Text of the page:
Great Circle Associates List-Managers
(December 1997)

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Subject: Re: Mailing list headers
From: Russ Allbery <rra @ stanford . edu>
Date: 27 Dec 1997 08:06:50 -0800
To: list-managers @ GreatCircle . COM
In-reply-to: "Ronald F. Guilmette"'s message of Fri, 26 Dec 1997 11:50:14 -0800
References: <7583 . 883165814 @ monkeys . com>

Ronald F Guilmette <rfg @
 monkeys .
 com> writes:

> So... What specialized headers are inserted into outgoing mailing list
> traffic by commonly used mailing list daemons?

qmail and its associated mailing list package is probably the most
advanced in this regard; it inserts a Mailing-List header that identifies
the originating mailing list for all traffic, including administrative
traffic, and then refuses to accept any requests that contain a
Mailing-List header.

qmail with ezlm, or qmail with majordomo and my mjinject mail sending
script (as opposed to having majordomo use the standard sendmail emulation
that qmail provides) adds a Delivered-To header pointing to the list
address, which will prevent qmail from accepting the same message again
for the same list (qmail will reject any message if delivering it would
create a duplicate Delivered-To header).  This, of course, relies on the
other mailing list not stripping arbitrary headers from messages when
resending them.

> I am most particularly interested in getting more information about the
> Sender: and X-Sender: headers, since I have noticed that one or the
> other of these frequently appear in mailing list traffic.  Which list
> manager packages create these?

A standard configuration of majordomo will add a Sender header pointing to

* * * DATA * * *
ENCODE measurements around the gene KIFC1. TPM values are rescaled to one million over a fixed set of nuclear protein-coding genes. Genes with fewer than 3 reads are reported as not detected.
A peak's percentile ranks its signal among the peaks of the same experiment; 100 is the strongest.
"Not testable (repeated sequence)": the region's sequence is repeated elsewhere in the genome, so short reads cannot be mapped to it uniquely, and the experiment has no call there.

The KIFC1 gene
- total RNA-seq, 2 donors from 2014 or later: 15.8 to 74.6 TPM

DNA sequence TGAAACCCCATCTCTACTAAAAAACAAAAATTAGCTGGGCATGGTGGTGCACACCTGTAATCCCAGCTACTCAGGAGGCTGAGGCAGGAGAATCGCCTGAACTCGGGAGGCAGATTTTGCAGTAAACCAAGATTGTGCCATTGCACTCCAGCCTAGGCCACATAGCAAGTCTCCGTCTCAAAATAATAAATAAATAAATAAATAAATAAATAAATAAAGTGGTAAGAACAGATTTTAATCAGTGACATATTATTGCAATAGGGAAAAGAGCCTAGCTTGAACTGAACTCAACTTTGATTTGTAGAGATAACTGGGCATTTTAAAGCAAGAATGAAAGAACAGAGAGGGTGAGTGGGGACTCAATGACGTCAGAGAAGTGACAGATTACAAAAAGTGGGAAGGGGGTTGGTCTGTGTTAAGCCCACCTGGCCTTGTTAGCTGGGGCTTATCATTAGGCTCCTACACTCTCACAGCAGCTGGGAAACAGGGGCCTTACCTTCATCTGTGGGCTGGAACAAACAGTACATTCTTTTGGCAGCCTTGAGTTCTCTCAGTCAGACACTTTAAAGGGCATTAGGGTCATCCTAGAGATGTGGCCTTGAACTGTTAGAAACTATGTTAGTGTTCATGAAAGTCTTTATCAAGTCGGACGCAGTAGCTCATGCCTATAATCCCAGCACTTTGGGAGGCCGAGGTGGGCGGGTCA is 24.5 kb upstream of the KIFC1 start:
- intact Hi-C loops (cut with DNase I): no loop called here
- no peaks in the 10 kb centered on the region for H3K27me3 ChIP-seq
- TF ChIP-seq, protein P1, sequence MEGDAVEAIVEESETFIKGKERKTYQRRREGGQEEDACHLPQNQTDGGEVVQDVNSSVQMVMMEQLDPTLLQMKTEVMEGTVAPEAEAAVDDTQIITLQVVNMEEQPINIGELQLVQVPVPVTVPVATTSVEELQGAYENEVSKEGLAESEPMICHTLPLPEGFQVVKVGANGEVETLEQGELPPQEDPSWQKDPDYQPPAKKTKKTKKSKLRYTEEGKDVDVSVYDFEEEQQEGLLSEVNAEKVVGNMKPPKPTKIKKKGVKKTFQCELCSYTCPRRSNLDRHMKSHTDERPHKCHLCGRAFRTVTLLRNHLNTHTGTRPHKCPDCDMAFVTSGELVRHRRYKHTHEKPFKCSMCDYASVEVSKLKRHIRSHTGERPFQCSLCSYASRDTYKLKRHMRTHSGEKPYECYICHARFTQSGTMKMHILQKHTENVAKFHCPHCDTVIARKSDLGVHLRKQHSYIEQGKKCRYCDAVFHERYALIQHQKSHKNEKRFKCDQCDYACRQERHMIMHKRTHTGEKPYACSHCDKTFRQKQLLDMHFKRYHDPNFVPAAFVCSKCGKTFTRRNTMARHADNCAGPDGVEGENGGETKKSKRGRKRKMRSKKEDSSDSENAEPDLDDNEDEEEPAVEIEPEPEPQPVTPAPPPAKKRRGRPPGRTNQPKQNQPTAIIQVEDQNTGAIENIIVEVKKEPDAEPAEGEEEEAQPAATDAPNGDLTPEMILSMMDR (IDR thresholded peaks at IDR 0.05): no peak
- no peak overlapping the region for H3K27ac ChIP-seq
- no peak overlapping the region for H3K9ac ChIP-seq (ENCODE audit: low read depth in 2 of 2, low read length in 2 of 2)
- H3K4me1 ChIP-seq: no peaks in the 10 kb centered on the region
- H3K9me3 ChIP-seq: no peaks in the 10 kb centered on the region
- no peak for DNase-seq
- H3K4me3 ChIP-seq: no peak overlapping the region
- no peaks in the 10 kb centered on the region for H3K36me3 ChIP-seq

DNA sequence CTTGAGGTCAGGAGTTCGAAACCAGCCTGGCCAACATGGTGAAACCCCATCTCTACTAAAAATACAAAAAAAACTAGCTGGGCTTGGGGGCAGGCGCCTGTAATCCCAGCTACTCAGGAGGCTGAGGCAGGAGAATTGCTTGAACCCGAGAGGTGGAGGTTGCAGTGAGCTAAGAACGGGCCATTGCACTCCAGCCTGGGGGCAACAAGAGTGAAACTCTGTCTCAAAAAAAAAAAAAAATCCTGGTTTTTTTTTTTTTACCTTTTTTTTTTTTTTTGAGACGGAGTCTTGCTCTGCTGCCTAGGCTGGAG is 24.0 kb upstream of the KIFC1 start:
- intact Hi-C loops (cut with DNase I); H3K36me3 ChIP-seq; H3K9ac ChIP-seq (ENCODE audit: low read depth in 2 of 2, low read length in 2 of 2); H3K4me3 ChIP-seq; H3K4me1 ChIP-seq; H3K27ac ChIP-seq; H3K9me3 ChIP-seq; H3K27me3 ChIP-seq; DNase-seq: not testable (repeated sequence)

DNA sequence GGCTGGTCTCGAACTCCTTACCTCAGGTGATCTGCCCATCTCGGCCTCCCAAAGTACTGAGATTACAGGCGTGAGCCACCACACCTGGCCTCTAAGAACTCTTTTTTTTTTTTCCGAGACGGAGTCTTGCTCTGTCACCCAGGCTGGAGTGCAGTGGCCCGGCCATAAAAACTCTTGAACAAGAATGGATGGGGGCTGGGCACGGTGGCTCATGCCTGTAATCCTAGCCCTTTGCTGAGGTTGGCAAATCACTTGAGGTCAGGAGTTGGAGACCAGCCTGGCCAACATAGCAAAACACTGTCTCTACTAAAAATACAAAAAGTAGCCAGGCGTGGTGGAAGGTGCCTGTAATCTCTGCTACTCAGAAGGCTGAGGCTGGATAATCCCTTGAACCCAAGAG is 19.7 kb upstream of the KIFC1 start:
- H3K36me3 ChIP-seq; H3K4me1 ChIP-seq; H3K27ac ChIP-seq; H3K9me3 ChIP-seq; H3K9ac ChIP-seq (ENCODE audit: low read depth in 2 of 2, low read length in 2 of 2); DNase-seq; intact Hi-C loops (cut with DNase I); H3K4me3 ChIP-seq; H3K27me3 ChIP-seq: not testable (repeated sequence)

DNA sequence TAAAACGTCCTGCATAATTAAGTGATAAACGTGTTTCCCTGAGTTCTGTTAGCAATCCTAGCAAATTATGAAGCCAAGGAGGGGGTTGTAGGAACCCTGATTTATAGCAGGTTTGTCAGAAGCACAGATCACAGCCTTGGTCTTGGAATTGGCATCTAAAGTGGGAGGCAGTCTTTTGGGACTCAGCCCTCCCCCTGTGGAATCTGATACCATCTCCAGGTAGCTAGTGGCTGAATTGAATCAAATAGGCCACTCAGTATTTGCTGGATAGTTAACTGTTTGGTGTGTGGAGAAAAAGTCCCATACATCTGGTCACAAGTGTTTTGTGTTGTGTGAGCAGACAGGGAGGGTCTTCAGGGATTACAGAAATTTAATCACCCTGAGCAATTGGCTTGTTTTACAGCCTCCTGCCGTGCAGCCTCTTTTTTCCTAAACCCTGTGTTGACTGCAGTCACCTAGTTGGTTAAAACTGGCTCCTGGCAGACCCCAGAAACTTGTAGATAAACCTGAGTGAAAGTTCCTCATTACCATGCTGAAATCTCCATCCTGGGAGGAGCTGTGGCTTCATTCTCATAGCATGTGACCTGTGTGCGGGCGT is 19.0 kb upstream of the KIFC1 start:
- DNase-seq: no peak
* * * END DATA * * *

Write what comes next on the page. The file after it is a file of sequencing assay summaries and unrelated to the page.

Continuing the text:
the list owner address, which is conventionally owner-listname or
listname-owner but could be whatever the person running the list so
desires.  Most listproc and listserv lists that I've been on also add
Sender headers, but I'm not familiar with the content they generally use.

SmartList, a list management package that works with procmail, adds a
Resent-Sender header; I'm not sure what other headers it adds, but that's
the one that seems to be reliable and the one that I use for mail

> Is there anything approximating a standard with regard to the usage of
> these particular headers in conjunction with mailing lists in
> particular?

Not overly much so, although looking at my mail splitting rules for
identifying mail from mailing lists, nearly every one of them is keying on
Sender for a string that's either owner-listname or listname-owner.

Note that in attempting to secure mailing lists against these sorts of
attacks, you do have to allow for a configuration where smaller sub-lists
are subscribed to a main list; this is commonly used to optimize
distribution for extremely large lists, and despite the fact that it does
cause a number of management headaches, it's also pretty much a necessity
in some circumstances.

Russ Allbery (rra @
 stanford .
 edu)         <URL:>

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